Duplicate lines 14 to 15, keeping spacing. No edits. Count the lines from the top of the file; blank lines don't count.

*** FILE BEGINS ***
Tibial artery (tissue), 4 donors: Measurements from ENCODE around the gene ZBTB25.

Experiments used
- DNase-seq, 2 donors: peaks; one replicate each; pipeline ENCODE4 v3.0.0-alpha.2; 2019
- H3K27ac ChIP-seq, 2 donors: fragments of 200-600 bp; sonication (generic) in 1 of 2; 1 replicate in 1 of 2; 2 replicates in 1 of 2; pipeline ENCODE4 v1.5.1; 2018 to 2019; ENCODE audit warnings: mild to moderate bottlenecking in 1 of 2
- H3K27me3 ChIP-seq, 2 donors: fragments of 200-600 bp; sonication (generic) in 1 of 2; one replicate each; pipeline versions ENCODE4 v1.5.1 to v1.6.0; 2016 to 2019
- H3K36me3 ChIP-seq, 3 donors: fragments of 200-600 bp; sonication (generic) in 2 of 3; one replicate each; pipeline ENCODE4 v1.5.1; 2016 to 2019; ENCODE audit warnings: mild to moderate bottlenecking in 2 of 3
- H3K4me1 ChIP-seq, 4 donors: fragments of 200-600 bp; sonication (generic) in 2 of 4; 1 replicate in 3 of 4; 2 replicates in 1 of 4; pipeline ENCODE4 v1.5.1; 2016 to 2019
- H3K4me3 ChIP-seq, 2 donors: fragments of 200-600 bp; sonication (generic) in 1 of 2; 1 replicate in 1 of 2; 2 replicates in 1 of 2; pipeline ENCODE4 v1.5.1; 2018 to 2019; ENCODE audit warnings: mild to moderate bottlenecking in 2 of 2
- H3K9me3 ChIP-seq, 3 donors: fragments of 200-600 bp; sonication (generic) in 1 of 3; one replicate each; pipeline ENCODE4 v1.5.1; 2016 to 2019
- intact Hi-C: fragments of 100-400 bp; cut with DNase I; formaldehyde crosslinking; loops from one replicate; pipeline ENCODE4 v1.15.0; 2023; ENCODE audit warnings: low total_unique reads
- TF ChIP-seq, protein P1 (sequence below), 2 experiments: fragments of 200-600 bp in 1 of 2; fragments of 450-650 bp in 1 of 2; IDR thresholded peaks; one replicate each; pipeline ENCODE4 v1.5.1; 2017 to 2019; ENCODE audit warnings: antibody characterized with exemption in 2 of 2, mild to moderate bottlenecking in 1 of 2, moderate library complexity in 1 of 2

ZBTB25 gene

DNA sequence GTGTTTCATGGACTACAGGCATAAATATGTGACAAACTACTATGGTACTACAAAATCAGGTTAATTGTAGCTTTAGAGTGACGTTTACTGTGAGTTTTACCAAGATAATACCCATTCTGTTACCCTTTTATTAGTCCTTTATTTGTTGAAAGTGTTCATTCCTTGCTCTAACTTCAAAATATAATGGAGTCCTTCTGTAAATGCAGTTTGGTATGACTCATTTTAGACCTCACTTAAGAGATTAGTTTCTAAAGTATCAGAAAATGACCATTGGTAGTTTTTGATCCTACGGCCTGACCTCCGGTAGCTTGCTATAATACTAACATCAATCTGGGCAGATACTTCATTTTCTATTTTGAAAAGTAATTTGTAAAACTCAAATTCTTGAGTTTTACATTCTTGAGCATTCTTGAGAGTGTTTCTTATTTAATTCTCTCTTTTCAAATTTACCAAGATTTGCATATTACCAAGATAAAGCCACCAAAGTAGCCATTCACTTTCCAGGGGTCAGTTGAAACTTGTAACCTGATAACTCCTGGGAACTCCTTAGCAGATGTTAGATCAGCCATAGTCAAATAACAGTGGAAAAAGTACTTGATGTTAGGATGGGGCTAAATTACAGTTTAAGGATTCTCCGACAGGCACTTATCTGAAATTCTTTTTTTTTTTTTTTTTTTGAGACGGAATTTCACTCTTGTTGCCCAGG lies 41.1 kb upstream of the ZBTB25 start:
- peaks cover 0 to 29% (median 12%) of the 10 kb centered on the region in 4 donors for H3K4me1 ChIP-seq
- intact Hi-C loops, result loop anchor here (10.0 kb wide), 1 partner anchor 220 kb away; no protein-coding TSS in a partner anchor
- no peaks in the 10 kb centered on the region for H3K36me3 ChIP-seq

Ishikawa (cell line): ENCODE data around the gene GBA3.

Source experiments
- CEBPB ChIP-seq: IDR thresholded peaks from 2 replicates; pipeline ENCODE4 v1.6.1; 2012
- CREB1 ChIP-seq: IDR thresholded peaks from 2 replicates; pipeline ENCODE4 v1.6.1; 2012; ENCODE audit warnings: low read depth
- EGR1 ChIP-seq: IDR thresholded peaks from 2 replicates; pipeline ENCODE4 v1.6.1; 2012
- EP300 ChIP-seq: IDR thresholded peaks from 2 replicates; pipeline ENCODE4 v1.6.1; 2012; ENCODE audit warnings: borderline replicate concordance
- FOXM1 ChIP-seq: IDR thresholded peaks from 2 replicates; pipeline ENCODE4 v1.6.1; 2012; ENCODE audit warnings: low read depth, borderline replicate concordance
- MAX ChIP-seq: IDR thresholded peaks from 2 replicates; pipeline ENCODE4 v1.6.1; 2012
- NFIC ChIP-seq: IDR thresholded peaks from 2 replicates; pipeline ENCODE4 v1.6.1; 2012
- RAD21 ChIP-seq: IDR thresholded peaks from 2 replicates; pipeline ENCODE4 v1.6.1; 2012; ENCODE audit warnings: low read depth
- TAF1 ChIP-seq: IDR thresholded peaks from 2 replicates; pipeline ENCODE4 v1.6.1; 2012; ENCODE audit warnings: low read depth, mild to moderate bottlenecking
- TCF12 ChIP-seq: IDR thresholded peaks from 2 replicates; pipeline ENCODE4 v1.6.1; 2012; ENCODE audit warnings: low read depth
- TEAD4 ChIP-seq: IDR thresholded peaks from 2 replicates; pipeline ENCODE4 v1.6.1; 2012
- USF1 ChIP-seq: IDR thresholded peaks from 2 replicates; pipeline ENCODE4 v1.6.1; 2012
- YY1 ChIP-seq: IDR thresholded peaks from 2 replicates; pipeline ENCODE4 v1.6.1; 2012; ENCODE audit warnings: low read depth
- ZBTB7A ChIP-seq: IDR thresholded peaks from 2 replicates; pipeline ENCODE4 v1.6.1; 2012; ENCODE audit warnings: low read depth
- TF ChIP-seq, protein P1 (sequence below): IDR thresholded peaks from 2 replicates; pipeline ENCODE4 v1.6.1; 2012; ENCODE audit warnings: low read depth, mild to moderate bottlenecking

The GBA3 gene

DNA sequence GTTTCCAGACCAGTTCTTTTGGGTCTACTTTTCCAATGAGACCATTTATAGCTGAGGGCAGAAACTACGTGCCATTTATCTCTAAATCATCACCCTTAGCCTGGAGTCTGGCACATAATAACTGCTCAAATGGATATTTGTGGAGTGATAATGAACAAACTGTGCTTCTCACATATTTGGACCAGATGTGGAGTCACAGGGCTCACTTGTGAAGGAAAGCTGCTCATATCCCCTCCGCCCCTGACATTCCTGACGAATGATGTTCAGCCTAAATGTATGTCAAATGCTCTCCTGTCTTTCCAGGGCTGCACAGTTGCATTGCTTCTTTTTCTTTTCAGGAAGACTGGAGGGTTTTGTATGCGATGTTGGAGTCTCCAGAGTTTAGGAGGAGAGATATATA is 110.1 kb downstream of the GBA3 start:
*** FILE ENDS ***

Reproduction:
- peaks cover 0 to 29% (median 12%) of the 10 kb centered on the region in 4 donors for H3K4me1 ChIP-seq
- intact Hi-C loops, result loop anchor here (10.0 kb wide), 1 partner anchor 220 kb away; no protein-coding TSS in a partner anchor